Syrian President Bashar al-Assad denounced the US, France and Britain for submitting a draft resolution to the UN Security Council to place Syrian chemical weapons under international control, saying they were fighting an “imaginary enemy.”
Al-Assad, who was interviewed by China’s state television CCTV in Damascus, the Syrian capital, said he was not concerned about the draft resolution and that China and Russia would “ensure any excuse for military action against Syria will not stand.”
An article posted on the CCTV Web site yesterday quoted al-Assad as saying: “I am not concerned. Since its independence, Syria has been committed to all the treaties it has signed. We will honor everything that we have agreed to do. And more importantly, I want to say, by submitting the draft to the UN Security Council, or by urging the US and Russia to agree on a deal, the US, France and Britain are just trying to make themselves winners in a war against a Syria which is their imaginary enemy.”
Russia and the US brokered the deal to put al-Assad’s chemical arms stockpiles under international control to avert possible US military strikes that Washington said would punish al-Assad for a poison gas attack last month.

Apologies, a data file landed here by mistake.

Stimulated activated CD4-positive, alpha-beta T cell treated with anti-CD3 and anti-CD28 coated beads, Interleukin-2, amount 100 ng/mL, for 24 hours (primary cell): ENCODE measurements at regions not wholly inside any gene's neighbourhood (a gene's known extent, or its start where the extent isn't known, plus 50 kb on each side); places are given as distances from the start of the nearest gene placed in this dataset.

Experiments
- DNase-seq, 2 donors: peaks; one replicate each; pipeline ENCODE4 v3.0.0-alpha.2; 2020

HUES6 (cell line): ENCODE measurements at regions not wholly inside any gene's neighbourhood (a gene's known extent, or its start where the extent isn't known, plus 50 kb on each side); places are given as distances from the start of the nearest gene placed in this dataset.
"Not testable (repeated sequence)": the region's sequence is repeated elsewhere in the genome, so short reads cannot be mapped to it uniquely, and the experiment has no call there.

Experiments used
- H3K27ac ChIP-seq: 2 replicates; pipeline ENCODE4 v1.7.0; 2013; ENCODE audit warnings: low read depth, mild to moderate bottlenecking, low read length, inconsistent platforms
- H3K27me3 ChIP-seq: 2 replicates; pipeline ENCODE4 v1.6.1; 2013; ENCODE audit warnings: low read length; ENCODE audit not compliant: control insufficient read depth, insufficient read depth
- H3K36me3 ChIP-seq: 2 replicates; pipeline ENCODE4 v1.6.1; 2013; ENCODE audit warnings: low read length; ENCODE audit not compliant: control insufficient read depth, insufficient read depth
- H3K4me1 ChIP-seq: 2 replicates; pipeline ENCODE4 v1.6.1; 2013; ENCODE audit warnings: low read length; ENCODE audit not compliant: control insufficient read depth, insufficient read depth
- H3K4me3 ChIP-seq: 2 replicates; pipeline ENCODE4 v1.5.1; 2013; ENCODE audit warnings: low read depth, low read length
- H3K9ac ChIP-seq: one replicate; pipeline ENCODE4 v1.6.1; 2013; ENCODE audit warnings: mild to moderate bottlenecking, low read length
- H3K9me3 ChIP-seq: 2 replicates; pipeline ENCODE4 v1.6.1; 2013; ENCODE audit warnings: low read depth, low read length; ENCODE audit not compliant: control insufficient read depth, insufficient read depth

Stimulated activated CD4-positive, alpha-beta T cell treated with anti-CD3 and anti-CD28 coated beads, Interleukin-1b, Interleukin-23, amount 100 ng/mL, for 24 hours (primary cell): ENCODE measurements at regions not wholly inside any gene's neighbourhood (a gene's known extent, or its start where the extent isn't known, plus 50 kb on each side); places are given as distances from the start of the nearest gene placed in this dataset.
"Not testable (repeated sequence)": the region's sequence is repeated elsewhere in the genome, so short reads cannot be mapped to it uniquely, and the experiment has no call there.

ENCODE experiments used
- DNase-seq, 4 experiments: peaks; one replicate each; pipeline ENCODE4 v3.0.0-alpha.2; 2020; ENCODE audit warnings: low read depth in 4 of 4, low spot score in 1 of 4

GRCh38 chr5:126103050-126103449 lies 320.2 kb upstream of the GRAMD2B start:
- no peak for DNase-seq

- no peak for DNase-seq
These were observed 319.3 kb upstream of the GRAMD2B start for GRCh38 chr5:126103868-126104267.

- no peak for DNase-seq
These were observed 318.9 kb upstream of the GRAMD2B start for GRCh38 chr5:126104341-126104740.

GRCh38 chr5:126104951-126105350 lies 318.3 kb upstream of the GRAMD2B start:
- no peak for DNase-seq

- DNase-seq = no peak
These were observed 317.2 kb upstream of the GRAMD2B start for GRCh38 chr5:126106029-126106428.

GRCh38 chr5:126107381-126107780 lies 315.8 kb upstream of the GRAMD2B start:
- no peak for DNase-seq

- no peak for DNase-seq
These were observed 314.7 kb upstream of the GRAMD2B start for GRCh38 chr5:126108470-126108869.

Washington has blamed al-Assad’s forces for the attack, which it said killed more than 1,400 people. Al-Assad blamed rebels battling to overthrow him, saying it made no sense for his forces to use chemical weapons when they were gaining the upper hand and while UN chemical inspectors were staying in central Damascus.
Under the US-Russian deal, al-Assad must account for his chemical weapons stockpiles within a week and see them destroyed by the middle of next year.
Envoys from the five permanent members of the UN Security Council — the US, Britain, France, Russia and China — met on Thursday for a third straight day to discuss a draft resolution Western powers hope will make the deal legally binding.
Russia, a key ally of al-Assad, is unhappy with the draft’s references to possible punitive measures against Syria under Article 7 of the UN charter, which talks about UN authorization for sanctions and military force.